I am driving to Masham but haven’t bothered tapping in the details. That’s because I know where Masham is. Here is the extent of my knowledge: it’s up the A1M towards Scotch Corner, but off to the left before that.
The route is a shape in my mind, and that’s enough.
This won’t be like the time I drove to Hornsea in the sure and certain knowledge that you drove to Beverley and turned off somewhere, as there was bound to be a sign somewhere.
That theory worked until I accidentally bypassed Beverley and started on the road to Hull. Nothing wrong with Hull, except that it wasn’t where I was meant to be going that morning. Anyway, I got to Hornsea in the end without being too late.
This won’t be like that because I know where Masham is, off to the left somewhere before Scotch Corner.
But for some reason there doesn’t seem to be a sign. How can that be when I saw one in my mind before setting off on this journey? And it is a journey-journey, just so that you know, not a tedious metaphor about life or anything, just a journey, just another journey to a destination of which I am certain.
As the miles to Scotch Corner diminish, I do spot a sign to Masham, but it’s on a road parallel to the one I am speeding along. That’s right, I need to be over there (gesticulates vaguely to himself in the car). It’s all fine, I’ll turn off in a minute, only those minutes mount and still there isn’t a way off this main road.
This won’t be like the time I drove to Helmsley, in the sure and certain knowledge that I knew where Helmsley was, having cycled there once. We were almost there without the help of the sat-nav when I took a left rather than a right turn onto the main road, in the sure and certain knowledge that was the way.
The human satnav to my left had her doubts but stayed quiet as I seemed to know what I was talking about (schoolgirl error there). In my defence it was very early on a Sunday morning and dark. We were meeting friends to take them to the start of a long charity walk back to their car in Helmsley. After panicked use of the satnav, we were only 20 minutes or so late arriving.
Some miles after I spot that sign on the other road, I come off and follow a dipping and diving road back towards Masham.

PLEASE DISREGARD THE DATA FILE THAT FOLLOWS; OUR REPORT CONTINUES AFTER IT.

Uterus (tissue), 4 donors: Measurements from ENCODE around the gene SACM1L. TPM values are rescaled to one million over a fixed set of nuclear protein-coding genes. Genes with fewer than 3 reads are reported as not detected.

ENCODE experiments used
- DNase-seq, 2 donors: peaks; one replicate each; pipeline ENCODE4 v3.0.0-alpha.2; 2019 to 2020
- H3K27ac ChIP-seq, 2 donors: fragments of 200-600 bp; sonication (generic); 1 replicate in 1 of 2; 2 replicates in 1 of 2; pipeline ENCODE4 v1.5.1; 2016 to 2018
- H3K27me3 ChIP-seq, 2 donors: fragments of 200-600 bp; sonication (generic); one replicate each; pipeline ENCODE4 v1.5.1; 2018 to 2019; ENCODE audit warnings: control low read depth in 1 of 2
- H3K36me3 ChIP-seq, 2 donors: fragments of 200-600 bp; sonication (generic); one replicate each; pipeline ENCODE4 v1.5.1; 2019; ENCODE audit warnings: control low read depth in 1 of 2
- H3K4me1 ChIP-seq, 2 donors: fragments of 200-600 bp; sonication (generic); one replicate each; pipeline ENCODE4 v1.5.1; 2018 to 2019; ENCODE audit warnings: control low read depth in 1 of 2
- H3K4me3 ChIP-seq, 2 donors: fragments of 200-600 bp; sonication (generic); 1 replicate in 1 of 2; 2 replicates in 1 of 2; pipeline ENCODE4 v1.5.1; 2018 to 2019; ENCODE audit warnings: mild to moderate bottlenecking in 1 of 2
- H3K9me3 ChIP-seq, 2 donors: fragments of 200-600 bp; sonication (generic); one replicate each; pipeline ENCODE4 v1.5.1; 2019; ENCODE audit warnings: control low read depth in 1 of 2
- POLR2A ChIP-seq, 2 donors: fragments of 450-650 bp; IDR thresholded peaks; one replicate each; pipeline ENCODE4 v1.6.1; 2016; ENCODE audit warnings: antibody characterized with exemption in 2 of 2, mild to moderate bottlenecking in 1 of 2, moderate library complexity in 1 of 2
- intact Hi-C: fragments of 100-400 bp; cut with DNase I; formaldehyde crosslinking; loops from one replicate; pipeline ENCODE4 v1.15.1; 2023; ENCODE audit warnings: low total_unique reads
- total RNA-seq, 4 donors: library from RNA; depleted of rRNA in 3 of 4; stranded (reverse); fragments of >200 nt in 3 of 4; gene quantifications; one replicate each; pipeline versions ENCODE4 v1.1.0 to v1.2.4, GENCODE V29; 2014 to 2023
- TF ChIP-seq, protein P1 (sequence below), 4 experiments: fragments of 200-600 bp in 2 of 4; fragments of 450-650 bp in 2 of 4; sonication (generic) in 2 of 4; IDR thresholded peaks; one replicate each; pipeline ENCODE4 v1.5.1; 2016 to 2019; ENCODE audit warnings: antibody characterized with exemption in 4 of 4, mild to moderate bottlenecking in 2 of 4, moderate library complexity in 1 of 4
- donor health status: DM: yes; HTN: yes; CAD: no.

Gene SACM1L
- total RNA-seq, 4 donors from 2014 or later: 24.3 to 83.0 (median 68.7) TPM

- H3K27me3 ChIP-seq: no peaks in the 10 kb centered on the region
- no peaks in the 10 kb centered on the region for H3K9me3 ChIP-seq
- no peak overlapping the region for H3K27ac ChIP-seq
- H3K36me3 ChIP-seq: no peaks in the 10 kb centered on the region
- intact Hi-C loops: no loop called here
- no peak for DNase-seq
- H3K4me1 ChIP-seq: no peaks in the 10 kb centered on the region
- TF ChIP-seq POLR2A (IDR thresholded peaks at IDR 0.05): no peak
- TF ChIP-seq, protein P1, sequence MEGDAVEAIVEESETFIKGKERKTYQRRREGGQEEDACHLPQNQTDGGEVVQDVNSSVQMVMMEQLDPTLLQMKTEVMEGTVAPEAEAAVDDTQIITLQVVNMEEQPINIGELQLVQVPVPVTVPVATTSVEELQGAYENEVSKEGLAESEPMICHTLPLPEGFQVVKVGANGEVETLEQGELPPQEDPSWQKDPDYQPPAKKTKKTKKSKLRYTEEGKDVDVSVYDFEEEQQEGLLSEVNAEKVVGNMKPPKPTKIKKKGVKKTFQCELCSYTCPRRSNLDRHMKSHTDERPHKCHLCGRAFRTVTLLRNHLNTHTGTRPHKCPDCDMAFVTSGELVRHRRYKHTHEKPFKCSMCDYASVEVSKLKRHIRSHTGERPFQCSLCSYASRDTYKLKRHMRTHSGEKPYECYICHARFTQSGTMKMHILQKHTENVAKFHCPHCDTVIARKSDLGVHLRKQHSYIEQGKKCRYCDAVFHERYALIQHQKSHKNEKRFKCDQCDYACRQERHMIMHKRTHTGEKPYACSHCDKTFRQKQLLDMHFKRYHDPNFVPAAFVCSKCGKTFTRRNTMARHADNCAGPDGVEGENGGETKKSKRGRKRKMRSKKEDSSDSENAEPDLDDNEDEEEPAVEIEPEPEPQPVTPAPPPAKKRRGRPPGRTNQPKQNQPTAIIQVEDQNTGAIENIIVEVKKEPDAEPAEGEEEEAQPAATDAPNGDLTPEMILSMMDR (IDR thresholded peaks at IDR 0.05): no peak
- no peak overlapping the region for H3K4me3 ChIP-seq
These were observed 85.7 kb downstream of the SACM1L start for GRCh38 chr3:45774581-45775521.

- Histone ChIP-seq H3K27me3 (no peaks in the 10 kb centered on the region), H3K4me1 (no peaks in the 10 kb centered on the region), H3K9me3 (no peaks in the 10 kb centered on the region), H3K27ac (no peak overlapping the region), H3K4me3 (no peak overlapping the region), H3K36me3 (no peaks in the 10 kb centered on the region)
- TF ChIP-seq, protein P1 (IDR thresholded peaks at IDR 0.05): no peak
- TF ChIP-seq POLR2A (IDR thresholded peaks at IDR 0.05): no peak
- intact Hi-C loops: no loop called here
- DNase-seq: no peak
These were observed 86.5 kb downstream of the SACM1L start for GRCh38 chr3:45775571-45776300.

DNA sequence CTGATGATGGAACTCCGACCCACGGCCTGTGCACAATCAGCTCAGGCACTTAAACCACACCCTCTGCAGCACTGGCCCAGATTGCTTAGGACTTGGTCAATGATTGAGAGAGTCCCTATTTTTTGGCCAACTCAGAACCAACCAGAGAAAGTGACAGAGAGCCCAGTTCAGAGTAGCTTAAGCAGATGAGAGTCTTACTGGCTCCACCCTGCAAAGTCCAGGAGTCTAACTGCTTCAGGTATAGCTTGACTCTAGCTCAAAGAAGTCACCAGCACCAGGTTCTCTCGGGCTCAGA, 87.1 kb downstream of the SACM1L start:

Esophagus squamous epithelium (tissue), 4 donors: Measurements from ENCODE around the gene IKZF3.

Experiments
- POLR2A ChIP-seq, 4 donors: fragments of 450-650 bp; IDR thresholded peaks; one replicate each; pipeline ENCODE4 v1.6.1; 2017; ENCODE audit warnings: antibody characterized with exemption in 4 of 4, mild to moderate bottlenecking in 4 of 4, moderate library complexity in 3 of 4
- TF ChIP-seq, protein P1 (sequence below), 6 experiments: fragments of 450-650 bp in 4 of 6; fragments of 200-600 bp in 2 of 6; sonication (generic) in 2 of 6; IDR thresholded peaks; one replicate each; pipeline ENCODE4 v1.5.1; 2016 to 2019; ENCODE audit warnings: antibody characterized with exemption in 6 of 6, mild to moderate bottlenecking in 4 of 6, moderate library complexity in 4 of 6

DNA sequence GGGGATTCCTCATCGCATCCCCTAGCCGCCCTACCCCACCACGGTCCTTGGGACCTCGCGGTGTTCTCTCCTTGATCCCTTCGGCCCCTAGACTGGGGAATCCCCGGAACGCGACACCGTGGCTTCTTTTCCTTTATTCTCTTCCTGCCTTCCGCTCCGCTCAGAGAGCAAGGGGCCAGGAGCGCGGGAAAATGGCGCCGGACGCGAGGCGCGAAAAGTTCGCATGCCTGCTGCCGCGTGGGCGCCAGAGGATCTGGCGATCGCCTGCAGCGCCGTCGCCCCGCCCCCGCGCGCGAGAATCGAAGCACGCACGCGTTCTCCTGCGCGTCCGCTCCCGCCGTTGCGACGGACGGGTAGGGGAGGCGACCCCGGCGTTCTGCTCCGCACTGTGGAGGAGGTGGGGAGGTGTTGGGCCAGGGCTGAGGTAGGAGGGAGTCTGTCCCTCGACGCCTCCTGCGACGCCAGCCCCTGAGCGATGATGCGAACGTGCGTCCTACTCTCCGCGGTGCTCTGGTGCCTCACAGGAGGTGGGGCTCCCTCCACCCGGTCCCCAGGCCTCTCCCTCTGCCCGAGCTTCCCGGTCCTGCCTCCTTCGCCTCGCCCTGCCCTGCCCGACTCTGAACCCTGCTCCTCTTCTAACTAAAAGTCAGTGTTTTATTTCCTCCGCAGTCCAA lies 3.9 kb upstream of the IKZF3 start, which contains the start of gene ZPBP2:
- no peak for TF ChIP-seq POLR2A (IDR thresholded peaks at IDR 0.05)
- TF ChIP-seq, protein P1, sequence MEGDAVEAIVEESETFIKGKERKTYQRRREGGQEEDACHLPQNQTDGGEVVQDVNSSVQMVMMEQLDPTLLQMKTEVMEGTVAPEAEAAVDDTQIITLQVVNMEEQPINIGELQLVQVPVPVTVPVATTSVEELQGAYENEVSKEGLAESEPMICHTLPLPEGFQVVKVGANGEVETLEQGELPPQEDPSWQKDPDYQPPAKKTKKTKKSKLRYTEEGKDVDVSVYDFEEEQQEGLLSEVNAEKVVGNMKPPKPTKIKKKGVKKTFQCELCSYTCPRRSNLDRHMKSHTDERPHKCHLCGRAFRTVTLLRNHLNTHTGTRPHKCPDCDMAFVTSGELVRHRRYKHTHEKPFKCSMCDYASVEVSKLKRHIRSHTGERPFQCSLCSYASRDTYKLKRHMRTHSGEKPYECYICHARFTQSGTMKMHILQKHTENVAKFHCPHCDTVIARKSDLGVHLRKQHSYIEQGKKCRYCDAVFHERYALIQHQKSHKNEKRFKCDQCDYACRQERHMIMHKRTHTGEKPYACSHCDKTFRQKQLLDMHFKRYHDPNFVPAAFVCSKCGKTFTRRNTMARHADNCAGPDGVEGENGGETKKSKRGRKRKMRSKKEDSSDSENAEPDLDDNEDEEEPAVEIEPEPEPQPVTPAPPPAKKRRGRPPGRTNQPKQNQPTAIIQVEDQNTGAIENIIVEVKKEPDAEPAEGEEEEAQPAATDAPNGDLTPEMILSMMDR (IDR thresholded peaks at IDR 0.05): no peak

Why do we ignore things that might help us? It’s a mystery. Maybe men don’t like being told what to do; perhaps women think they know better than satnavs too. Or maybe it is just a boy thing.
On the way back, I press ‘home’ on the satnav. It takes me on a weird route. I ignore some of the suggested turnings – you’re sending me down there, are you kidding me, why would you do that? Then I know where I am anyway, and head for home.
Here is another episode in that long-running saga called Julian versus Boris Johnson…
A ‘super poll’ in the Mail asks many random questions, including whether Boris Johnson or Keir Starmer would be ‘best to go on holiday with’. I’d rather go on holiday with my wife, it that’s all right with you.
In case you’re wondering, Johnson won that one by 36% to 25%. I can’t imagine anyone worse to go on holiday with. He’d forget to book anything, drink all the wine without buying any, tell lies when it was his turn to cook, then deny it all in the morning.
Anyway, it’s a foolish question. Johnson only goes on holiday to posh places owned by friends even wealthier than himself who give him a freebie. He doesn’t go on holiday with you and me. And we surely don’t want to go on holiday with him.
Buried in all this nonsense was a question about what would happen if ‘there was a vote to leave the EU tomorrow’. This found that 36% of those taking part would vote leave and 45% remain.
For some reason this finding was not trumpeted by the Mail.
I just held a super poll with myself and can report that 100% of me still thinks that Brexit was always going to be a terrible idea, especially after Johnson got his clumsy hands on it.